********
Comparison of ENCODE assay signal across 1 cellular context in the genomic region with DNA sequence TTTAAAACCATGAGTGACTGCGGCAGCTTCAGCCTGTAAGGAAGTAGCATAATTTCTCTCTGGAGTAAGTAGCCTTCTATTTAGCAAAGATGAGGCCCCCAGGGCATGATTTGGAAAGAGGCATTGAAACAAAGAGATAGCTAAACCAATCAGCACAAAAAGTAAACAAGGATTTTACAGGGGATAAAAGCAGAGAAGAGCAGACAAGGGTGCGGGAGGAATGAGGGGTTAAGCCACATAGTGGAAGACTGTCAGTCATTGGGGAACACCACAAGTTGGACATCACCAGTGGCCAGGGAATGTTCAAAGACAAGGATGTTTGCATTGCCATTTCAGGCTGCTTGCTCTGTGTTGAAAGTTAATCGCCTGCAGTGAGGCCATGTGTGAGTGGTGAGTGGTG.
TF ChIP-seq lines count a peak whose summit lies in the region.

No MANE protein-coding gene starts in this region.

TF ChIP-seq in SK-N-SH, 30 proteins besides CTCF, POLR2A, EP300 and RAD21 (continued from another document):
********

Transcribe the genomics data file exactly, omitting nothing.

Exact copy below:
Comparison of ENCODE assay signal across 1 cellular context in the genomic region with DNA sequence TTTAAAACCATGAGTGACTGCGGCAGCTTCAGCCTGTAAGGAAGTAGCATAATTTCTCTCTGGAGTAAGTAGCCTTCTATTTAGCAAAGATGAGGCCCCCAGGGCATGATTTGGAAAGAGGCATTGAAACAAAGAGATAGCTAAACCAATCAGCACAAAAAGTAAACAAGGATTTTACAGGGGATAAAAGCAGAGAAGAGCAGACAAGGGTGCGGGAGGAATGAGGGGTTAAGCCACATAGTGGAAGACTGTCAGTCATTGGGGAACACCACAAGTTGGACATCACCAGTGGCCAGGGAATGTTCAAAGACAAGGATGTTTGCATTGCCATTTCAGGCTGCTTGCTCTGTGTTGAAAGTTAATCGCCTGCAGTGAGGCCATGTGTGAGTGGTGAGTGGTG.
TF ChIP-seq lines count a peak whose summit lies in the region.

No MANE protein-coding gene starts in this region.

TF ChIP-seq in SK-N-SH, 30 proteins besides CTCF, POLR2A, EP300 and RAD21 (continued from another document):